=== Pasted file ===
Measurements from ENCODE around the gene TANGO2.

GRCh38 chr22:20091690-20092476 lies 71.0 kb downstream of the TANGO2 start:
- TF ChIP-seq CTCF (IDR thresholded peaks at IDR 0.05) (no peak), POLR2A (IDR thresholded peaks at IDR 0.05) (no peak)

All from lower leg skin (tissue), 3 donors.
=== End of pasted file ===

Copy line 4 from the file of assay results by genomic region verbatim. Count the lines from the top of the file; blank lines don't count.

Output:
All from lower leg skin (tissue), 3 donors.